Articles

Is Your Association Considering a Large Project? Will Your Association Need to Borrow Funds to Complete the Project? If so, is the Project Properly Approved?

Is Your Association Considering a Large Project? Will Your Association Need to Borrow Funds to Complete the Project? If so, is the Project Properly Approved?

 

Virtually every association has at least one of two mechanisms in place to prevent the board from embarking on projects that are so costly that the association is required to finance the project through a bank loan.  The first mechanism limits the association’s “power to spend.”  In these instances a provision is included within the governing documents limiting the association’s ability to spend, more than a predetermined sum, on any given project without first securing approval from a specific percentage of the community’s membership.  These provisions provide the membership an opportunity to pass upon what the governing documents classify as “large” projects before the board obtains the authority to spend those funds.  These provisions also protect the membership against being compelled to pay for a large project unless a sufficient percentage of the community agrees that that the project is necessary.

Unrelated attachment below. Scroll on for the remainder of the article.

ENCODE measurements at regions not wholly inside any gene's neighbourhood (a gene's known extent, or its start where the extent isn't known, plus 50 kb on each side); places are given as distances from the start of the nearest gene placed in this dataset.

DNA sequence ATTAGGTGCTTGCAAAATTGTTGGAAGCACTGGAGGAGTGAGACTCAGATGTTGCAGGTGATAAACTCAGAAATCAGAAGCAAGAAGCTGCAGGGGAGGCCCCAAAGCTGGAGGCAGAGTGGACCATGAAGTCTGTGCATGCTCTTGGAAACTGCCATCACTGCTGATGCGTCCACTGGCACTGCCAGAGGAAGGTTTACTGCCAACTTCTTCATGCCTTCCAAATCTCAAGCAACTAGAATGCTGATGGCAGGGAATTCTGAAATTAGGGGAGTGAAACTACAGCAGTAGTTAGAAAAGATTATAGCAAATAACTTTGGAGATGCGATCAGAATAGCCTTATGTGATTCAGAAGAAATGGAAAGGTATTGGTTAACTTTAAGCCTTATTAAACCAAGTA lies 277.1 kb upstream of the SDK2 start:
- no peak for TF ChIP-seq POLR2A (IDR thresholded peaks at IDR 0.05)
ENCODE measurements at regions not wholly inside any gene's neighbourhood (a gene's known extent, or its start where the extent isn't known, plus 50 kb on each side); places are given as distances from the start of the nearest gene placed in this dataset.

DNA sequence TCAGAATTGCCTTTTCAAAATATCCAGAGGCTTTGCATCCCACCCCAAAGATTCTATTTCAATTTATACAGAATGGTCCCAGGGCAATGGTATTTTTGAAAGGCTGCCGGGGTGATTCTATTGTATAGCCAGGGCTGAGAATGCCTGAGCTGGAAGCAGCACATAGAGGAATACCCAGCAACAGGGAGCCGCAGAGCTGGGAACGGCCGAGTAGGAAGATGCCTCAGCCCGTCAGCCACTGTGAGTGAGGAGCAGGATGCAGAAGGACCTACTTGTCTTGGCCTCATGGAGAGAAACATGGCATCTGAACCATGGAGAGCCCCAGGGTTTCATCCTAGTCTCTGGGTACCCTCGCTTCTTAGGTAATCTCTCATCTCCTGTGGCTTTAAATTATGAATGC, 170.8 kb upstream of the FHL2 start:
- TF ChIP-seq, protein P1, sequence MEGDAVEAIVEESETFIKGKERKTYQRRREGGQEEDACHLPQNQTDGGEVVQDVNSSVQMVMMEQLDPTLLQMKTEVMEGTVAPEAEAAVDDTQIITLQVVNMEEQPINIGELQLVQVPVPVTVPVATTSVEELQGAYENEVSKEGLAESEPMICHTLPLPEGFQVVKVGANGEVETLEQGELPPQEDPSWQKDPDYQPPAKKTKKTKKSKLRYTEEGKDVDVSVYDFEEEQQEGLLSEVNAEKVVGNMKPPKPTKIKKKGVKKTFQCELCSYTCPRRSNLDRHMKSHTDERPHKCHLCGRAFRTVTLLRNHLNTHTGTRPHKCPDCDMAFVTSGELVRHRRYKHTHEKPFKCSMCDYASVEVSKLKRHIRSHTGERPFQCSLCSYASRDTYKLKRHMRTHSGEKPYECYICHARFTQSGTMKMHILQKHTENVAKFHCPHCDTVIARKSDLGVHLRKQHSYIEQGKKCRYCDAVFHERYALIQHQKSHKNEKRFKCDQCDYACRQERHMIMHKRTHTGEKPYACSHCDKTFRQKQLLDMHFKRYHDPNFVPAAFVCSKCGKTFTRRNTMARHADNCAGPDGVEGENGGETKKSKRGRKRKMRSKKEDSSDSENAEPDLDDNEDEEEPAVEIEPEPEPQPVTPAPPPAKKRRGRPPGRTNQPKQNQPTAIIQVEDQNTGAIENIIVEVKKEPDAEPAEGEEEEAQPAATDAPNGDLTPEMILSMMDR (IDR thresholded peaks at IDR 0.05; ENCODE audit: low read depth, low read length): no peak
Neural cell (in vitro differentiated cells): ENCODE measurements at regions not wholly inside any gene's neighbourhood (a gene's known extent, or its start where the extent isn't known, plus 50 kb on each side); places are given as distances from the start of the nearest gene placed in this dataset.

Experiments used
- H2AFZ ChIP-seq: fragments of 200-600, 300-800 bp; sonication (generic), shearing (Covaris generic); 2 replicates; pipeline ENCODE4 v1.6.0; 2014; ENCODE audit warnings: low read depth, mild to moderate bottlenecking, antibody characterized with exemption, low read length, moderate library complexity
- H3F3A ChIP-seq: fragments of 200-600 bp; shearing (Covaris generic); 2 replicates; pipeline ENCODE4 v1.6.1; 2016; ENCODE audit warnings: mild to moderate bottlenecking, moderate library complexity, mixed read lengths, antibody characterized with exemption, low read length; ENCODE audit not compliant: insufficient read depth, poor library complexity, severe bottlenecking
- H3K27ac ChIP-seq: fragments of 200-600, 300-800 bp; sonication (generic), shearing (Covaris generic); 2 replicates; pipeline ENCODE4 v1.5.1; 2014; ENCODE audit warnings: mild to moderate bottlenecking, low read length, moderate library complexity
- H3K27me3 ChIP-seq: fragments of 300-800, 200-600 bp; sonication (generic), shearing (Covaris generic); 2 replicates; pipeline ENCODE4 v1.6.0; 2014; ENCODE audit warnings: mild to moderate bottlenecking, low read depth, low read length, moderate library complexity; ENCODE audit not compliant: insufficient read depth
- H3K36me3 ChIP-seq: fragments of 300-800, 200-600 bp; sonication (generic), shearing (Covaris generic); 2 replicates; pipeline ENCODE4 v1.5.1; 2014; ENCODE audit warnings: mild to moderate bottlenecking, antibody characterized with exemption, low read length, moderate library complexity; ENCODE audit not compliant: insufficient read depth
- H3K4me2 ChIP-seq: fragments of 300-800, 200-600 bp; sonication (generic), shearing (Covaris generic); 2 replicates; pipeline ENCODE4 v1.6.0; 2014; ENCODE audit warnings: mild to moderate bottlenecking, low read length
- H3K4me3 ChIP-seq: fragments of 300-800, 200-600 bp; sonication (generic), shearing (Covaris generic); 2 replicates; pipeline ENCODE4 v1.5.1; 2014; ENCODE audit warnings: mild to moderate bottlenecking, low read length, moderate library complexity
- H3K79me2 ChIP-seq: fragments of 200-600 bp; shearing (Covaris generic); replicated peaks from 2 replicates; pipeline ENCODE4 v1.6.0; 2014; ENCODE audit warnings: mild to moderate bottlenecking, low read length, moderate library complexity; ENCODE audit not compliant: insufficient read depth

The second mechanism that may be included within an association’s governing documents limits the association’s “power to borrow” in order to fund a specific project. In these instances a provision is included within the governing documents limiting the association’s ability to borrow more than a predetermined sum without first securing approval from a specific percentage of the community’s membership.  These provisions provide the membership the opportunity to pass upon whether the association should be permitted to borrow funds to complete what the governing documents classify as “large” projects before the board obtains the authority to borrow those funds.  These provisions also protect the membership against being compelled to repay loans for large projects unless a sufficient percentage of the community agrees that that the project is necessary.

    Although your governing documents may not include both provisions, if either provision is present, the association’s board of trustees should be cautious about attempting to secure a bank loan to finance a large project without first securing the membership’s approval.  In an Unpublished Opinion issued on January 22, 2013 in Claridge House One Condominium Association, Inc. v. Claridge House Owners for Justice, et al., 2013 N.J. Super. Unpub. LEXIS 135 (App. Div. 2013) the Appellate Division of the New Jersey Superior Court affirmed the trial court’s decision limiting the association’s power to borrow money unless it first obtained the membership’s approval to spend the money on the project for which the funds were borrowed. This “Unpublished Opinion” is not officially binding on any courts throughout the state.  However, it should provide board members insight in what it likely to happen should their association fail to heed its warning.